It may be Thanksgiving in the US, but in Germany, it’s another day at work. And if you work in Germany, your probably either actively using social media to increase your productivity, or scratching you head wondering how to reinvent yourself for the digital work place. If you’re one of the latter, you may want to attend my upcoming social media training course in Frankfurt.
If you’re interested in learning more about my upcoming Social Media Boot Camp in Frankfurt, or trying to decide whether or this social media training opportunity is right for you, here’s a brief question and answer sheet I did for DDP Direct, which is producing the event.
As social media moves from public relations, public affairs and marketing to other business lines, such as customer service, research & development, manufacturing, distribution and sales there is a growing international appetite among professionals worldwide to come up to speed quickly on how to use social media channels effectively for business purposes.
So I’m off the Germany to teach my first social media training course in Frankfurt. The questions below are from Mira Giesen at DDP Direct, and the answers are mine, based on what I’ve learned from you.
Q: For which target group is the 1st German-American Social Media Boot Camp suitable?
A: The Social Media Boot Camp on 14-15 Dec in Frankfurt is for professionals who want to practical solutions for leveraging social media to achieve measurable business objectives. They’ve heard the hype and the big ideas. No they want to learn how to execute effectively and efficiently. This social media training course is for them.
Q: What kind of benefits can participants expect from attending the 1st German-American Social Media Boot Camp (http://bit.ly/hZ6bYw)?
A: How to win management and employee buy-in for social media initiatives, how to craft an effective strategy, how to search optimize their content, how to find and engage the influencers and how to measure the outcome.
Q: What is the difference between this Social Media Boot Camp (http://bit.ly/hZ6bYw) and other conferences?
A: Social Media Boot Camp 14-15 Dec in Frankfurt (http://bit.ly/hZ6bYw) is not theoretical seminar. It is a practical chance to develop applied skills and knowledge through step-by-step exercises. Attendees bring their laptops, log on and get applied training to accelerate their online communications capabilities. As long as you can point and click, drag and drop, this course is designed to transform digital immigrants into digital natives in just two days.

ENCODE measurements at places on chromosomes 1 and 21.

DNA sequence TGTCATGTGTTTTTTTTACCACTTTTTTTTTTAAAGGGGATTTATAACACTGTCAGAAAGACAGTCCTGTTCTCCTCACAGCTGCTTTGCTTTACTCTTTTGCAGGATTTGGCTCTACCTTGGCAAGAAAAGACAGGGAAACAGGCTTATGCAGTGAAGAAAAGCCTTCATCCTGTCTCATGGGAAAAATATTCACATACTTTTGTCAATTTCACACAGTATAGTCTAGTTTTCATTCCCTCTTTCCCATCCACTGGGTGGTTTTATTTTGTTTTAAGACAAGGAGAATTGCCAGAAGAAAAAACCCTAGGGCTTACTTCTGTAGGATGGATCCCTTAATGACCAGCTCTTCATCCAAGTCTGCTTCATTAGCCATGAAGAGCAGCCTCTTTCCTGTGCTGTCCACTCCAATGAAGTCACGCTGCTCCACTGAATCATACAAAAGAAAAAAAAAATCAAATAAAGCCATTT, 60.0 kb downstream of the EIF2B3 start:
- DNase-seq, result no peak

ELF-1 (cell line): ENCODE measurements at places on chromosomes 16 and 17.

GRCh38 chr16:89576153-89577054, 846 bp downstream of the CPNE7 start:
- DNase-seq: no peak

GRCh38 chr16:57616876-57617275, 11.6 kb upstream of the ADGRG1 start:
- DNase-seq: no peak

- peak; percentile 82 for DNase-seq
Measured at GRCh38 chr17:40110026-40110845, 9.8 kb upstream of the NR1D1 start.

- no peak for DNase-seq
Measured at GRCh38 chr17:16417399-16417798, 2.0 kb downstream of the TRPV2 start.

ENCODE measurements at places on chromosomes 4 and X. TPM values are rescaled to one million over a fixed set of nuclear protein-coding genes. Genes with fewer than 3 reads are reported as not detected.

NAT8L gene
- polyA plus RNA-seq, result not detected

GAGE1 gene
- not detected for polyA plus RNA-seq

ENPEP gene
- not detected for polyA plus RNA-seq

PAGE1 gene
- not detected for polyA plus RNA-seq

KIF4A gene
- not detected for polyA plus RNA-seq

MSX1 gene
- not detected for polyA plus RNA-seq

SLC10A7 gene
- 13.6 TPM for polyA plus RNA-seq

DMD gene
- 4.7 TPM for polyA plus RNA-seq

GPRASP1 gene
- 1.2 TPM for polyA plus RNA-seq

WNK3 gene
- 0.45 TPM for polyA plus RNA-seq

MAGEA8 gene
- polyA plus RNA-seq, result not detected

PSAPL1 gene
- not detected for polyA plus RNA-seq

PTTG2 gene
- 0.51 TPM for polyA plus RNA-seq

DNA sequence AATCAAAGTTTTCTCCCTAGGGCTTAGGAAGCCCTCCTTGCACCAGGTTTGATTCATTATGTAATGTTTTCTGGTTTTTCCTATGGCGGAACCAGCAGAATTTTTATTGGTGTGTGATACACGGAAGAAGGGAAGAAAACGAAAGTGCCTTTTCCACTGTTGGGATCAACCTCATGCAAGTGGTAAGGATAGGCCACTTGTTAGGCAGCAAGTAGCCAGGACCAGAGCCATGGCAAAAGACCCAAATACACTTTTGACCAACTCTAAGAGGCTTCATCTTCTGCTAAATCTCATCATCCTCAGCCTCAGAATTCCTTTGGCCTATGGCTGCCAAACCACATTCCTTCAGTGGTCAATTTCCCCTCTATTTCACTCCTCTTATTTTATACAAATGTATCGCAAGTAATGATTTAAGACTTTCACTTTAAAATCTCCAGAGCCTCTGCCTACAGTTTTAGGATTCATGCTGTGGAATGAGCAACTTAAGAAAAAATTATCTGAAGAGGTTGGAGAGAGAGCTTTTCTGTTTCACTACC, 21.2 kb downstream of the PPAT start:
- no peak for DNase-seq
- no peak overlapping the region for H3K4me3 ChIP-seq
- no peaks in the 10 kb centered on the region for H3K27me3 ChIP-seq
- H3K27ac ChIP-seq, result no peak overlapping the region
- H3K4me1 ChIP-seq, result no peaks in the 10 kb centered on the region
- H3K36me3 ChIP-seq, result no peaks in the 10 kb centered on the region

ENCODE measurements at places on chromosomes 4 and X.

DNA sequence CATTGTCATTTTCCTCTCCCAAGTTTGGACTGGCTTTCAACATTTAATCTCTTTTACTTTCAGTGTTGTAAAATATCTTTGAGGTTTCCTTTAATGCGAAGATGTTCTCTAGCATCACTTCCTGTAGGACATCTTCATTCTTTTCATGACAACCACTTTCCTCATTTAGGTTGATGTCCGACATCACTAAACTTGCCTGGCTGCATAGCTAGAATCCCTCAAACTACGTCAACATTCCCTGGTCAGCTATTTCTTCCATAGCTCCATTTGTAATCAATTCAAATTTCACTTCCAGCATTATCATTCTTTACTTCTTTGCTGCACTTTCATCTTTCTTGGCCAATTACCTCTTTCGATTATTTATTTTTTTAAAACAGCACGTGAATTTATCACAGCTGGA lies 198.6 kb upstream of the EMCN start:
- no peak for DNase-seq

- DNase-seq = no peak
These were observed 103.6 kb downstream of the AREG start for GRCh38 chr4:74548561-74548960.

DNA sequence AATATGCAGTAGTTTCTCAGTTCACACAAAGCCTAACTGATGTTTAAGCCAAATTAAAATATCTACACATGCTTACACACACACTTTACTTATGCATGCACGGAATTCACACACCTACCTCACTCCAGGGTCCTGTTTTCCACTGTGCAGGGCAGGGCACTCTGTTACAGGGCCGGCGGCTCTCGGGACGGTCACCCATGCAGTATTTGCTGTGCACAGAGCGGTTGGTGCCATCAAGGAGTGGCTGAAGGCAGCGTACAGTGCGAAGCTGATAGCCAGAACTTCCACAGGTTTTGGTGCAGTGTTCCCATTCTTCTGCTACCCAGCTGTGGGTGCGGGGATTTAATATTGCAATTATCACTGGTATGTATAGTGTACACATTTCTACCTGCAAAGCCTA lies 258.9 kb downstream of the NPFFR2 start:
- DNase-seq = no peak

Q: Do I lose control over my business communication in Social Web?
A: To be frank, you’ve never really had control over your business communications. You only controlled what you said about yourself. You never controlled what others said about your business. Social media makes it easier to hear what others are saying about your business, which is either a wake up, a starting point for online communications or both.
Q: How should companies handle criticism in Social Web?
A: Companies should look at social media like a real time focus group. “It’s not information overload, it’s filter failure,” said Clay Shirky. In this course, attendees will learn how build a custom social media monitoring dashboard to see almost anything that moves online with specific keywords and phrases, using entirely free tools. You’ll learn how to leverage technology to listen more effectively, without wasting time separating the wheat from the chaff. Once you can track conversations, you can look for trending issues, respond when necessary, and make appropriate product improvements based in real customer feedback.